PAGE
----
Treatment Protocol: Leather reback with overhanging cloth lining. This provides the look and feel of leather (for which there is no real replacement), but unlike the original binding structure, we are not relying on the leather for board attachment. Leather was also used for to rebuild the corners, but toned kozo was used to patch up the exposed board edges.
- Treatment Steps:
- Consolidate friable leather with Klucel G in ethanol
- Face spine with RK-0 tissue precoated with ethanol-reactivated adhesive.
- Clean and reline spine with kozo tissue, overhanging bias-cut aerolinen lining, reinforced by sewing through, handmade western paper, and a 1-on-2-off hollow tube.
- Reattach boards with overhanging cloth underneath lifted pastedowns
- Reback with new calf-skin leather underneath lifted board leather. Toned with BASF leather dyes in isopropanol.
- Hinges cosmetically filled with kozo paper digitally printed with the marbled paper pattern.
- Reattach spine piece with PVAc and remove facing.
- Corners rebuilt and covered with leather. Exposed board edges filled in with toned tissue.
Evaluation 2 years later: A conservator evaluated the treatments 2 years later and after the volume had been used several times. The only problem was the toned tissue. There were a few areas where abrasion had caused the edges of the tissue to lift. Where the tissue went under the leather or butted up against it, it was fine, but where it extended over the old leather, there was a tendency to lift. The leather on spine and the boards was still well attached, and the book opened well.
Spun Polyester Repairs
|Front board detached||Broken inner hinge before repair|
|Board reattached with polyester and paper laminate and textured fill||Inner hinge after the printed marble pattern hinge is fully attached|
A third technique employed at the Library of Congress are repairs that utilize spun polyester for books with degraded leather or vellum over the joints. These techniques have been done on a limited basis but have been successful in each instance. The main criteria for selecting spun polyester are the characteristics and limitations of the original leather. Volumes that were bound in leather that was pared extremely thin over the joint often end up with detached boards. The thinness of the leather complicates the process of repairs due not only to the difficulty of lifting degraded original material but also due to the difficulty of finding a thin, durable repair medium that can be incorporated unobtrusively into the joint and be visually sympathetic.
Spun polyester is significantly thinner than airplane linen and most Japanese and Korean papers. As a reference, the Tengujo paper used at the Library of Congress measures between .003-.004 mm and the Hollytex brand spun polyester used for the repairs pictured below measures between .004-.006 mm. The spun polyester also takes acrylics well and can be easily toned to match the original leather or vellum. Because of its shear nature it is usually laminated to a thin support paper (also toned) to give it opacity. The paper layer is often easier to attach to board and spine linings.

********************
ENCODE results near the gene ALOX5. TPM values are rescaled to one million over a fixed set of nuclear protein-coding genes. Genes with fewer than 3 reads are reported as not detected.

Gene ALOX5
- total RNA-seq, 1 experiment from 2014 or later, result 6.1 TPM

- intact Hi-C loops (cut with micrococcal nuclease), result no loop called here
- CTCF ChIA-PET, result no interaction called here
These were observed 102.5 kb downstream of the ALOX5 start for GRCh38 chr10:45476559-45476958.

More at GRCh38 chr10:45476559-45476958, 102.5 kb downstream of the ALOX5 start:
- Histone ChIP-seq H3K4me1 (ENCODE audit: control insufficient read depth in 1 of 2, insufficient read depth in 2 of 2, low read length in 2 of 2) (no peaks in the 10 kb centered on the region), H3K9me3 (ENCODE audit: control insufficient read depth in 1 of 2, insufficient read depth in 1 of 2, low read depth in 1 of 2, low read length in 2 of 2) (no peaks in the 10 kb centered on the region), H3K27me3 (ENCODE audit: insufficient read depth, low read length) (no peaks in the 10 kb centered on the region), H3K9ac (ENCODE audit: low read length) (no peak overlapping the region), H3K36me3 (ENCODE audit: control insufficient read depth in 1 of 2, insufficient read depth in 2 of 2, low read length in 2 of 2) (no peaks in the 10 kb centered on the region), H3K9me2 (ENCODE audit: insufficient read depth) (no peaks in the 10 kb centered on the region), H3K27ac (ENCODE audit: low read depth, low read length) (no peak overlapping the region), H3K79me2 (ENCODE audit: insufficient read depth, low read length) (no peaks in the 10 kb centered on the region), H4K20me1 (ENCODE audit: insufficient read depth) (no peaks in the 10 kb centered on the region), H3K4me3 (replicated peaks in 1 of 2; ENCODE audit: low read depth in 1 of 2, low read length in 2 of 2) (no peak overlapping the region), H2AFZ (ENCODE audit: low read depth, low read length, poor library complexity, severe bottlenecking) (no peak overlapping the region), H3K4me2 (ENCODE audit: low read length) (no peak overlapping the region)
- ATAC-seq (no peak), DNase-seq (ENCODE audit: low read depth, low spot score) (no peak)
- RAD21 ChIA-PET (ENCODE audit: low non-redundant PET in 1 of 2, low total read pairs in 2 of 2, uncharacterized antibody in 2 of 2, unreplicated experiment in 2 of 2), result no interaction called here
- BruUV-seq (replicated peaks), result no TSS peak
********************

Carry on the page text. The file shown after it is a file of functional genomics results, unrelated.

The thinness of the repair material can also be a positive asset in regards to lifting. Unlike a leather reback that requires significant lifting, this repair can often be done with less lifting since it requires no paring and can manipulated into the desired location easily.
When ready to be applied to the object, the repair laminate will be a similar thickness to a medium or heavy weight Japanese or Korean paper but with greater resistance to tearing 1 and often a better match visually than using paper alone. It can also be used in conjunction with the textured repair methodology described by Sarah Reidell, providing the strength and durability for the repair and a support for the textured fill.
- Treatment steps follow this general order but are modified based on the limitations and needs of the object:
- If the inner joint is broken, a new hinge is made from long-fibered Asian paper. If the original endsheets have a pattern or are marbled an image of the pattern may be printed on the hinging material for a better match 2. The hinge is only attached to the shoulder at this point so the board is still loose or unattached during the repair. Leaving the board unattached makes it easier to work with and having the hinge in place facilitates the correct positioning of the board at the time of attachment.
- Leather or vellum is lifted off the spine and the board. Lifting often does not require the entire spine be exposed, only portions to allow for the attachment of the repair material.
- Spun polyester is toned with acrylic. This step is usually done by placing the polyester on Mylar and brushing out the acrylic.
- Support paper is toned, if desired. The choice of paper varies but it is usually a light to medium weight kozo paper.
- Polyester and paper are laminated together, usually with a mixture of 1:1 paste, PVAc and dried under pressure between press boards. It is helpful to let the repair piece air dry for a minute or two so that it is not too tacky when being put into the pressing package.
- The repair material is attached to the object, usually with paste and a small amount of PVAc. For calf skin and vellum repairs the spun polyester is often a good match for the surface characteristics of the animal skin. For goat and sheep the addition of the textured repair makes for a visually sympathetic finish.